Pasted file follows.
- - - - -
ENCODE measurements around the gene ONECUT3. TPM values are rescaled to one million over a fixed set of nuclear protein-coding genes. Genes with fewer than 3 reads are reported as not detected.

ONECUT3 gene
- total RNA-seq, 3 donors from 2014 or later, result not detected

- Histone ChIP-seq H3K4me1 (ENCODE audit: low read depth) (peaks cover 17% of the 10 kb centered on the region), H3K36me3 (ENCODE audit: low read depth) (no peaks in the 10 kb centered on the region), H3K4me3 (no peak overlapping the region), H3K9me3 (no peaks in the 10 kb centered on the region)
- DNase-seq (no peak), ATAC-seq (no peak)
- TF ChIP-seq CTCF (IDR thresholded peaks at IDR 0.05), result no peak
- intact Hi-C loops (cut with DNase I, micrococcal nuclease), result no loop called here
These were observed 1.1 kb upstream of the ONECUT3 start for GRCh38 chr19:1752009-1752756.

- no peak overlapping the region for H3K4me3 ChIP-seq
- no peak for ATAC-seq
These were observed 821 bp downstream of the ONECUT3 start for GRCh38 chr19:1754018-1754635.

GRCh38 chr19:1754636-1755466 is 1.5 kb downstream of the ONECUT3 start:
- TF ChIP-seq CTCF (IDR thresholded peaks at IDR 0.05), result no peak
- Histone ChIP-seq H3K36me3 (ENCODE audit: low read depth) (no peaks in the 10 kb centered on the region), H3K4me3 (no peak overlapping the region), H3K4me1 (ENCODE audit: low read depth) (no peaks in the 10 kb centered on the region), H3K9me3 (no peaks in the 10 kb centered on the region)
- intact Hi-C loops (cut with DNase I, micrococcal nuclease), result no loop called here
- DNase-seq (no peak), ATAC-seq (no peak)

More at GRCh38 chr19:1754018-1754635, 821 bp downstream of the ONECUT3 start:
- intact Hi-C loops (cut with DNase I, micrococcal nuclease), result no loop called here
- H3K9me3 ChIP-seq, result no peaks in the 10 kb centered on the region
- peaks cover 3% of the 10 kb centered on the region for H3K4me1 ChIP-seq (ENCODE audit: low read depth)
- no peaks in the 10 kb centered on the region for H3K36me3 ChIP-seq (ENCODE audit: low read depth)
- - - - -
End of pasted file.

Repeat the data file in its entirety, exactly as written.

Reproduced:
ENCODE measurements around the gene ONECUT3. TPM values are rescaled to one million over a fixed set of nuclear protein-coding genes. Genes with fewer than 3 reads are reported as not detected.

ONECUT3 gene
- total RNA-seq, 3 donors from 2014 or later, result not detected

- Histone ChIP-seq H3K4me1 (ENCODE audit: low read depth) (peaks cover 17% of the 10 kb centered on the region), H3K36me3 (ENCODE audit: low read depth) (no peaks in the 10 kb centered on the region), H3K4me3 (no peak overlapping the region), H3K9me3 (no peaks in the 10 kb centered on the region)
- DNase-seq (no peak), ATAC-seq (no peak)
- TF ChIP-seq CTCF (IDR thresholded peaks at IDR 0.05), result no peak
- intact Hi-C loops (cut with DNase I, micrococcal nuclease), result no loop called here
These were observed 1.1 kb upstream of the ONECUT3 start for GRCh38 chr19:1752009-1752756.

- no peak overlapping the region for H3K4me3 ChIP-seq
- no peak for ATAC-seq
These were observed 821 bp downstream of the ONECUT3 start for GRCh38 chr19:1754018-1754635.

GRCh38 chr19:1754636-1755466 is 1.5 kb downstream of the ONECUT3 start:
- TF ChIP-seq CTCF (IDR thresholded peaks at IDR 0.05), result no peak
- Histone ChIP-seq H3K36me3 (ENCODE audit: low read depth) (no peaks in the 10 kb centered on the region), H3K4me3 (no peak overlapping the region), H3K4me1 (ENCODE audit: low read depth) (no peaks in the 10 kb centered on the region), H3K9me3 (no peaks in the 10 kb centered on the region)
- intact Hi-C loops (cut with DNase I, micrococcal nuclease), result no loop called here
- DNase-seq (no peak), ATAC-seq (no peak)

More at GRCh38 chr19:1754018-1754635, 821 bp downstream of the ONECUT3 start:
- intact Hi-C loops (cut with DNase I, micrococcal nuclease), result no loop called here
- H3K9me3 ChIP-seq, result no peaks in the 10 kb centered on the region
- peaks cover 3% of the 10 kb centered on the region for H3K4me1 ChIP-seq (ENCODE audit: low read depth)
- no peaks in the 10 kb centered on the region for H3K36me3 ChIP-seq (ENCODE audit: low read depth)